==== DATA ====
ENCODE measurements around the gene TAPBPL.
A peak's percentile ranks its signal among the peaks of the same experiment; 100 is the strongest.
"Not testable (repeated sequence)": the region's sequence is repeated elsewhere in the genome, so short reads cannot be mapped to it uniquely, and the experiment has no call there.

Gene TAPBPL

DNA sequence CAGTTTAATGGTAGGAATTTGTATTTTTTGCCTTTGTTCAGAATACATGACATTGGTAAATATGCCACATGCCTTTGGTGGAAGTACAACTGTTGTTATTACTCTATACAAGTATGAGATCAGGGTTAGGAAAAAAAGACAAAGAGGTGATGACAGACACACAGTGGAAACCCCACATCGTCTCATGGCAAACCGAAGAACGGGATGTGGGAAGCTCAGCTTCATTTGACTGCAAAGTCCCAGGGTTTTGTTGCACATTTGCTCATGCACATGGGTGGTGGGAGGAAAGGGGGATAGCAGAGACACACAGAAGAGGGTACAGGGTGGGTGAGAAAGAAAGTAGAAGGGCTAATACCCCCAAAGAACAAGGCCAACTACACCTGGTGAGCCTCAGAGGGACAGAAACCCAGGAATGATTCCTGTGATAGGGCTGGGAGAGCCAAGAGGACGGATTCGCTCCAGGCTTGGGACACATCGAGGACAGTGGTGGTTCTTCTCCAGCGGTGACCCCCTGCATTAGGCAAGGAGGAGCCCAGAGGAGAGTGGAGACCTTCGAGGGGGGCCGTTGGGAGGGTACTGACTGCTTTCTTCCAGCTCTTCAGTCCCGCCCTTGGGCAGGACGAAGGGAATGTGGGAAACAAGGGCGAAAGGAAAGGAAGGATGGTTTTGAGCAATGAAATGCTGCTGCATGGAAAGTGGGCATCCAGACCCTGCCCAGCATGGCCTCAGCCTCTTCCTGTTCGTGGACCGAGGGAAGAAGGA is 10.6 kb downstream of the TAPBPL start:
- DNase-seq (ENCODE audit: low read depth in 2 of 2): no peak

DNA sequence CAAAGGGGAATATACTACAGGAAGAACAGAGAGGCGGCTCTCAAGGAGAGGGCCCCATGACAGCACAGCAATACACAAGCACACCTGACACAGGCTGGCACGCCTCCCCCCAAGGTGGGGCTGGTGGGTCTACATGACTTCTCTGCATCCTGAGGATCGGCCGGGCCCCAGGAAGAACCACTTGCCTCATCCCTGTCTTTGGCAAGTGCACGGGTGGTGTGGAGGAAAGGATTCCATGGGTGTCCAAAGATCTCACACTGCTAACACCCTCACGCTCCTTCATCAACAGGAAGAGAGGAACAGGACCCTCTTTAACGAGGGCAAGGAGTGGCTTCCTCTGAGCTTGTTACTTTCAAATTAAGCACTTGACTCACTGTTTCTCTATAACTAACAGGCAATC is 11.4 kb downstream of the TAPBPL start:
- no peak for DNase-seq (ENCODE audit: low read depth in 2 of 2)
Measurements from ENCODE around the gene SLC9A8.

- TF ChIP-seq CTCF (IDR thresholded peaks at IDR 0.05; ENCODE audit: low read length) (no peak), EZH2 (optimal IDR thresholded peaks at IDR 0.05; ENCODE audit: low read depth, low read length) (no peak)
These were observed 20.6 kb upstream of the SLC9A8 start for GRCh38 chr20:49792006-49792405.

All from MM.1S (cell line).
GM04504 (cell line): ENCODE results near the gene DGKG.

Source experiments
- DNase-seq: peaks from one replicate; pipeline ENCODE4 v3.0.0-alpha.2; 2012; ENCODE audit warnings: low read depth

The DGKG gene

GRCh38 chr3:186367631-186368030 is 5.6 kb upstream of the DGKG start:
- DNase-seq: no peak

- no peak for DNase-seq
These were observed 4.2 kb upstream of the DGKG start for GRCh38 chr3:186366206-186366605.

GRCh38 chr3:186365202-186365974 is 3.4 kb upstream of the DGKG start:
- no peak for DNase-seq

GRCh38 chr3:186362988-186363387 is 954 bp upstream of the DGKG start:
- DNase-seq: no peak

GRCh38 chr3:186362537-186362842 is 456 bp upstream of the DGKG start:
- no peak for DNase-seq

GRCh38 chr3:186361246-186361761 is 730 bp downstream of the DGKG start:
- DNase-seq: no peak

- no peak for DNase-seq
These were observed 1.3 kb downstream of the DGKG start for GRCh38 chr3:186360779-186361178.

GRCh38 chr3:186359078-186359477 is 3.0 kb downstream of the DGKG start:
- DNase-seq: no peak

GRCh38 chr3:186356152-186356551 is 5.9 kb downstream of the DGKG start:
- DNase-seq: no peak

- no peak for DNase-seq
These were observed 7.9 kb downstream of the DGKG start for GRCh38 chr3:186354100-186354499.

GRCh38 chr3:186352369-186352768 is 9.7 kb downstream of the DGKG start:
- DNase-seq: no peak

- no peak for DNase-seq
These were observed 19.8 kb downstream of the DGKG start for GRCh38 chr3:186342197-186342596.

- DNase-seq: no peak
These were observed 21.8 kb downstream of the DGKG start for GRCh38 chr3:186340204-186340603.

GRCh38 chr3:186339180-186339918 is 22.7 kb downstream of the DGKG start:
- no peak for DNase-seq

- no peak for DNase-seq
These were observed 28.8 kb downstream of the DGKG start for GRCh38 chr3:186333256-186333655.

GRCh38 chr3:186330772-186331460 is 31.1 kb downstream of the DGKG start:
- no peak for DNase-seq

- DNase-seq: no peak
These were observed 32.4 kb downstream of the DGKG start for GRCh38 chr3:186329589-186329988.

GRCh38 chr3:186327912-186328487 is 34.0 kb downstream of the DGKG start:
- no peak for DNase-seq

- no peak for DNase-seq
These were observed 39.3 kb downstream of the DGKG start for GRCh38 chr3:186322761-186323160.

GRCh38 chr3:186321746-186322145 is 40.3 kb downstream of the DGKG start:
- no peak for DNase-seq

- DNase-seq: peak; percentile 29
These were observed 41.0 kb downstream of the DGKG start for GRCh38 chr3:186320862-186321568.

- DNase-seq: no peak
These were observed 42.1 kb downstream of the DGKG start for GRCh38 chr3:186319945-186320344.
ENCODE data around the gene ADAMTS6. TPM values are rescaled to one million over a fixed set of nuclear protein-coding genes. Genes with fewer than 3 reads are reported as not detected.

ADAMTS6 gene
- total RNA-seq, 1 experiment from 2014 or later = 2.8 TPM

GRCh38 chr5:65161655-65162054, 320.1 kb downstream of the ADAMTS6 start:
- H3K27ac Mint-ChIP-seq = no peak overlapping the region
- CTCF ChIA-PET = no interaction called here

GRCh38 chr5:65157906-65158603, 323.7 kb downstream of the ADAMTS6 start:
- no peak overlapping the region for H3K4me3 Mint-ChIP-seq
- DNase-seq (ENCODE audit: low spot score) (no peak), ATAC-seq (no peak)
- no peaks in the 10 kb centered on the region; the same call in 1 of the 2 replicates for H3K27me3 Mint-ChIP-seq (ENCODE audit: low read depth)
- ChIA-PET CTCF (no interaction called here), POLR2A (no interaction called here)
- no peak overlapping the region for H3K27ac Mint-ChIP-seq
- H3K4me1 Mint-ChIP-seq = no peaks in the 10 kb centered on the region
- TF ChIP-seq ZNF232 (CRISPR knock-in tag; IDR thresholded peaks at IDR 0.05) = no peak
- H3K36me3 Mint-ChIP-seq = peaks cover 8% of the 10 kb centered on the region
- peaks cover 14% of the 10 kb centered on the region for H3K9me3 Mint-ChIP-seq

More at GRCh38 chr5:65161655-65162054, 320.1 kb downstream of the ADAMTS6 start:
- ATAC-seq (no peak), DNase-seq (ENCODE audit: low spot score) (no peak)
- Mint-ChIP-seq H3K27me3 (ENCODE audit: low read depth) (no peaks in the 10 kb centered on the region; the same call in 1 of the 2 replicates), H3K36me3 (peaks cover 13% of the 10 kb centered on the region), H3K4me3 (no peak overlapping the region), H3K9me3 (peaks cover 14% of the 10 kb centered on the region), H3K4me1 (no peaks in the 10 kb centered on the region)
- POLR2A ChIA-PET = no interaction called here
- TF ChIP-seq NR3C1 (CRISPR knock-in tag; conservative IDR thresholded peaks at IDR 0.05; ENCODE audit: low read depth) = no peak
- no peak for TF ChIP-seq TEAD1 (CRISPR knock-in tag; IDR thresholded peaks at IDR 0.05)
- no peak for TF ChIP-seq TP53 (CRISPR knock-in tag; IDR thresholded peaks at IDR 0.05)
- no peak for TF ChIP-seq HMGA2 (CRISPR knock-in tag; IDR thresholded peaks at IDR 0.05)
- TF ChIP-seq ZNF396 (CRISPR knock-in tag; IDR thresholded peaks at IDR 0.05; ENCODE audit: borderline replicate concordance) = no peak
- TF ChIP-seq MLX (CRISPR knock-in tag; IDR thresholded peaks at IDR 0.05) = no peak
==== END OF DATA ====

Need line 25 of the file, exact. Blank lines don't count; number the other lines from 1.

GRCh38 chr3:186362537-186362842 is 456 bp upstream of the DGKG start: